The market was jolted on Thursday by the report in The Washington Post concerning the impending tightening of credit by the Federal Reserve following this week's Federal Open Market Committee meeting. The FOMC sets the Fed's monetary policy.

Prices on government bonds dropped like a stone, and short-term rates, especially T-bills, rose quickly. As one dealer said, "the Fed might as well had gone ahead and tightened this morning." He added that the government-dealer community had been hurt recently, as it had been unable to resell many of the recent Treasury auctions to retail buyers. This has become obvious as there has been so little bounce to the market lately.

If the Fed acts as expected, then short-term rates should be rising over the next few months. Longer rates should rise initially, but probably due more to uncertainty and to the heavy Treasury calendar. In time, if the Fed's play works, any inflation threat will be slowed, and the accelerating economy will be better contained so that long-term rates should decline.

Currently, a one- to five-year maturity schedule will best serve individual investors. The Treasury will have an extremely large amount of securities to sell during the last half of 1983, and most of them will be coupon issues. This should help increase rates in the one- to five-year area.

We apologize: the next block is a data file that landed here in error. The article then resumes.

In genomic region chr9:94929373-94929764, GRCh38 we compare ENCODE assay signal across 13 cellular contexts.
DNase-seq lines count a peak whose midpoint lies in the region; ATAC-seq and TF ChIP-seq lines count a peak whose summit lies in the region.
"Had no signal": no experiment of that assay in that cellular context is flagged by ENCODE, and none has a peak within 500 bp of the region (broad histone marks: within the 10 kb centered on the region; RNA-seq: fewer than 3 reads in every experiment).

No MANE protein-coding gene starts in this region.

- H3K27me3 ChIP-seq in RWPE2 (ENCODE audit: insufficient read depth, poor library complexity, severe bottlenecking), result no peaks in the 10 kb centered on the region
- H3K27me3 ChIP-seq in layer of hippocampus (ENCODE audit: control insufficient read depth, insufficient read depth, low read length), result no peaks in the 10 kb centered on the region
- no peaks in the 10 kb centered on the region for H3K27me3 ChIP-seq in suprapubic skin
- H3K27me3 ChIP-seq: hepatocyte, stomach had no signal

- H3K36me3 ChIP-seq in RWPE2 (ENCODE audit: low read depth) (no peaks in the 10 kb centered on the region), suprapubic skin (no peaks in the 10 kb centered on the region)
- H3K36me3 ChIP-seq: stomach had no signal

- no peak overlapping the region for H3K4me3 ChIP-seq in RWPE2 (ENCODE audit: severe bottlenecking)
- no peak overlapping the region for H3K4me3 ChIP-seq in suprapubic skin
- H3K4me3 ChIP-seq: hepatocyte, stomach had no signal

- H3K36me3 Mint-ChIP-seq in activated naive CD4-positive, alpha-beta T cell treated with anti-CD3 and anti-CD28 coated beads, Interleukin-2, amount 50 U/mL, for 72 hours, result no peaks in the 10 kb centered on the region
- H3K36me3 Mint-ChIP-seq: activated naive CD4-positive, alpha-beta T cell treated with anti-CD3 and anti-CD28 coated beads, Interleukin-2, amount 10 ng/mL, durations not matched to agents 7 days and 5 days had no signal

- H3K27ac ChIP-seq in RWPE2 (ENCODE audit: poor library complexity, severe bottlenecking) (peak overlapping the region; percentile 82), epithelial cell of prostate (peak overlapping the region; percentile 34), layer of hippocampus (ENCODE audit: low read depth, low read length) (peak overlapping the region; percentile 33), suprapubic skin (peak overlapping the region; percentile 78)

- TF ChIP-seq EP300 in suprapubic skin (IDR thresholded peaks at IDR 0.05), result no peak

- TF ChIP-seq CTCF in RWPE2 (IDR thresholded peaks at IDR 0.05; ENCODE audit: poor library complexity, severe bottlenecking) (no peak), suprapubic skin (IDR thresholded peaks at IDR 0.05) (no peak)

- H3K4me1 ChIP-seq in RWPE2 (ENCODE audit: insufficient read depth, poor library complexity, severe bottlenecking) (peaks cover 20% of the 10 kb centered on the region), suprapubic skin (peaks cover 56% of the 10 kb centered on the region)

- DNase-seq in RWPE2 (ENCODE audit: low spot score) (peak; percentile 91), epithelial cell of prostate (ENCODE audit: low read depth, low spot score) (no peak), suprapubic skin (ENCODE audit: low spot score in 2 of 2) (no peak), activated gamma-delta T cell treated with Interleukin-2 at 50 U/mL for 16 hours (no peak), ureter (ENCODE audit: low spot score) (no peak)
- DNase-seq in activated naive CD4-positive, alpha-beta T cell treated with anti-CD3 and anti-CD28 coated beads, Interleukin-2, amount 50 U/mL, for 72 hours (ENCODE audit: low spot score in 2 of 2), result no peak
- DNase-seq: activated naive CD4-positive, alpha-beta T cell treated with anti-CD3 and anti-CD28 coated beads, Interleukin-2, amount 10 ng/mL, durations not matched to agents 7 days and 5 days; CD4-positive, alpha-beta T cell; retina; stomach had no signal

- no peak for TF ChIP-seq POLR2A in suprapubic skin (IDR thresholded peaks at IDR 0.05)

A tax-exempt product that has been gaining in popularity, especially in view of the problems with the Washington Public Power Supply System, is the insured muni (municipal) bond funds. During the first half of 1983, sales of insured unit trusts rose to $1.82 billion versus about $1 billion during the same period in 1982.

Along with the insured funds, state bond funds are growing rapidly. These state funds are comprised of various issues of local and state names within a particular state. As such, the income from the fund is completely tax-free for the residents of that particular state. To be attractive to investors, the funds must be issued in states that have high state and local taxes, plus they must issue many securities to allow diversification. Funds have been issued for the states of California, Florida, Michigan, Minnesota, New Jersey, New York, Ohio and Pennsylvania.